I’ve done a lot to attract bees to my garden – planting flowers that they like, building them houses, etc. But carpenter bees? I’m not a fan. They do too much damage to our house, tree house and swing set each year for me to be on good terms with them. I’ve read article after article that says they only go after non-treated, rotting wood, but that hasn’t been my experience at all.
See those holes? They were made by carpenter bees. That’s pressure treated lumber, and they started boring holes in it as soon as we finished building our tree house. They continue to bore new holes in it every spring.
When we built a new roof overhang over the basement a couple years ago, they bored holes through the new cedar supports, before we had a chance to finish them, and they continued to bore holes through them even after we stained them. They’re destructive creatures, I tell you.
So, several years back, my husband and I decided to build some carpenter bee traps to combat the problem. After a ton of research, we came up with our own design, and when we tested them, we couldn’t believe how well they worked.
Here’s a video of one of our carpenter bee traps in action.
Seeing all those carpenter bees in the jar is really satisfying. If you’d like to put these traps to work in your yard, just follow the steps below to build your own, or order some from our shop.
How to Make a Carpenter Bee Trap
Please note that these plans are copyrighted. You may use them to build carpenter bee traps for your own use, but they may not be used to make and sell carpenter bee traps commercially.
Circular saw (or a hand saw)
1/2″ wood bit
7/8″ wood bit
1/2″ metal bit
4×4 post (A scrap of one is fine. You just need seven inches.)
(1)Mason jar (half pint or a regular mouth pint)
What You Do:
Step 1: Measure seven inches up from the end of your 4×4. Then, draw a 45-degree angle that radiates down from this point.
Step 2: Use a circular saw or a hand saw to cut the angle that you just marked.
This will leave you with a block of wood that is seven-inches tall in the back and four-inches tall in the front.
Step 3: Flip your 4×4 piece over, so that the flat bottom is facing up, and mark its center. Then, drill a 7/8-inch hole at the center point that is approximately 4-inches deep. Take care to keep your hole straight.
Step 4: Now, mark the location of your entry holes on the four sides of your block. Each hole should be two inches from the bottom and one and three-quarter inches from each side. Use your 1/2-inch wood bit to make your holes at an upward 45-degree angle. Continue drilling until your hole connects with the hole that you drilled from the bottom. Then, repeat with the remaining holes.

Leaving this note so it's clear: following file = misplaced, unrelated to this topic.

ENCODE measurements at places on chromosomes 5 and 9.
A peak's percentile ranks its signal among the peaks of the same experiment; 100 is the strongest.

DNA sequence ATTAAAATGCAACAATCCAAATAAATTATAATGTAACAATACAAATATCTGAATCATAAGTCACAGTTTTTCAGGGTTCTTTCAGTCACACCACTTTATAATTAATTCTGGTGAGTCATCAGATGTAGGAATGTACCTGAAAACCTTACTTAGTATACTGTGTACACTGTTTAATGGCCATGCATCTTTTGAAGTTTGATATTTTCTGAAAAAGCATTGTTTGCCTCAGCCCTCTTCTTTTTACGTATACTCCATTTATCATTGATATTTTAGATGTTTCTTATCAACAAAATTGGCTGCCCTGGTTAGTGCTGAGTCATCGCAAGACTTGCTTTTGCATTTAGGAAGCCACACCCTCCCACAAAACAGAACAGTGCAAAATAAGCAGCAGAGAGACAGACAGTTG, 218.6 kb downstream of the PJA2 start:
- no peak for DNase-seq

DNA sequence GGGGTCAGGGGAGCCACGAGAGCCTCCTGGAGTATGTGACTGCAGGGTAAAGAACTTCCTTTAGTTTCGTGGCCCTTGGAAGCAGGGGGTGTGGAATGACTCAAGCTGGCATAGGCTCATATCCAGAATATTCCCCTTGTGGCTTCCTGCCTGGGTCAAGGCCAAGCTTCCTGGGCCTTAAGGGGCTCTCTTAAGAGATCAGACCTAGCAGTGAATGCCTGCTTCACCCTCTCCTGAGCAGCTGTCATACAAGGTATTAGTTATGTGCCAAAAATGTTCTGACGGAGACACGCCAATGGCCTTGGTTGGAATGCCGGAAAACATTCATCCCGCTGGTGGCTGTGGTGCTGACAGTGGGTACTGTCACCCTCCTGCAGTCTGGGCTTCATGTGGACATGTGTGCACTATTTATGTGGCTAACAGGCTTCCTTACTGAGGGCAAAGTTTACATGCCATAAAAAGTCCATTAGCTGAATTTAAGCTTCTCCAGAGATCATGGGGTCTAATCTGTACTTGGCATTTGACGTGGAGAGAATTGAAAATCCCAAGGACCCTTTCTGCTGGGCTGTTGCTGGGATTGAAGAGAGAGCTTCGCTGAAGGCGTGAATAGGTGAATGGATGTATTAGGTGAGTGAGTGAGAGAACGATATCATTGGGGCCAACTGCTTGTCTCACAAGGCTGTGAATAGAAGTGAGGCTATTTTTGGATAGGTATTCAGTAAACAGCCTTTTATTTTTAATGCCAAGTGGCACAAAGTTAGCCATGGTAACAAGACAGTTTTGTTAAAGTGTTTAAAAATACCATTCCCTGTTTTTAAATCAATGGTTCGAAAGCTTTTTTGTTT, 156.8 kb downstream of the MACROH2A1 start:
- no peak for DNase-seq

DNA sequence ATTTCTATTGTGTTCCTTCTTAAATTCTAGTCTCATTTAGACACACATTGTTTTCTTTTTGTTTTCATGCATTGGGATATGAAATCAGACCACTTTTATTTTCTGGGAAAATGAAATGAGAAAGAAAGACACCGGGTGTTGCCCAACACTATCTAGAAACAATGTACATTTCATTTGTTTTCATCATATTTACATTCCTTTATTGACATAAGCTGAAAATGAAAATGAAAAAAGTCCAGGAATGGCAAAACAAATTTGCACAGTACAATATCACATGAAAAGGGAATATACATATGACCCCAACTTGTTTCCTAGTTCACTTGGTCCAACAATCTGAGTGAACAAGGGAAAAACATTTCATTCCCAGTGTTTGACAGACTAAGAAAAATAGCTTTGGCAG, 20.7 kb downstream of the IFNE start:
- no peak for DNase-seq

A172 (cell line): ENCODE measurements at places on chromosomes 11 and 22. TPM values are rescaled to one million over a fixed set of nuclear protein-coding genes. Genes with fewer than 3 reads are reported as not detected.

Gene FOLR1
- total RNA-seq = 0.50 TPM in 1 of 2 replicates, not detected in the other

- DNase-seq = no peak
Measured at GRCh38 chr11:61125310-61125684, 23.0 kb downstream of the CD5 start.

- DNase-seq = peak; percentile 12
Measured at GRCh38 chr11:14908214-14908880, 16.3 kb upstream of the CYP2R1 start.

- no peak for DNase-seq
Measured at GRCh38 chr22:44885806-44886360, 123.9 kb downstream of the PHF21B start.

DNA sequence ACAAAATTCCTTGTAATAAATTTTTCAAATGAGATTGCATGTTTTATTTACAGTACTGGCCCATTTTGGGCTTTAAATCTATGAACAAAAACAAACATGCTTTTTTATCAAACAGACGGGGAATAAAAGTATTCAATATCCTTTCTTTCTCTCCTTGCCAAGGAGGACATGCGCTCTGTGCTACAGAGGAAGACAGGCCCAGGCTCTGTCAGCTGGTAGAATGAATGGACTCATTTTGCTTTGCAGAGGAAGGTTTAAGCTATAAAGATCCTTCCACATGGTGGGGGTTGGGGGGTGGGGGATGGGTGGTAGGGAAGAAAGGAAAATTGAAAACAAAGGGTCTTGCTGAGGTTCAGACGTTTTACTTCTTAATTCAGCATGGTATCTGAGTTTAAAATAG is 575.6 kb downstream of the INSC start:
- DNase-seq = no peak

Here’s what your block should look like at this point.
Step 5: Unscrew the lid from your jar, and lay it on a piece of scrap lumber or a heavy metal plate. Find the center of your lid and mark it. Then, divide the distance between the center hole and the lip to find and mark the spots that you’ll use to screw the jar to the trap. Use a punch to make your holes.
Step 6: Use a 1/2-inch metal bit to make the center hole larger. Leave the other holes as is.
Step 7: Stick the lid back inside its ring, and screw the lid onto the bottom of your trap, taking care to make sure the 1/2-inch hole on your lid lines up with the 7/8-inch hole at the base of your trap.
Step 8: Add a screw eye to the top of your trap and hang.
How the Trap Works:
Carpenter bees discover one of the outer holes and crawl inside it to lay eggs. Once inside, the 45-degree tunnel casts their entry point in the shadows. They see light coming up from the hole at the base of the trap, and move towards it, assuming it’s the exit. Instead of finding their way out, they find themselves in the jar, and can’t figure out how to get back out. Victory!
We hang our traps where we’re seeing carpenter bee activity. Then, we treat the holes they’ve bored with Spectracide Termite Killing Foam (it’s formulated for carpenter bees, too). Afterwards, we fill the holes in with caulk or wooden dowels. If we’re short on time, we just cram a stick up the holes until we have time to make a more permanent fix. But it’s definitely important to block the holes right away because it forces the bees, who weren’t in their nests when you sprayed, to go in search of new nesting sites, and it also kills the larvae they’ve laid, so you don’t have more bees hatching out next year. Carpenter bees will build their nests in existing holes, if they can find them, so if you have a trap full of carpenter bee-sized holes hanging near by, they’re likely to crawl inside to check it out, and when they do, you’ll have them trapped.
Note: Spectracide now also sells Carpenter Bee and Ground Nesting Yellow Jacket Killer Foam. It has the same active ingredients as the termite foam, so use whichever one you’re able to find.
If you don’t have the time or tools to make your own carpenter bee traps, order some from our shop. We aim to ship the same day during carpenter bee season because we know you want those bees gone!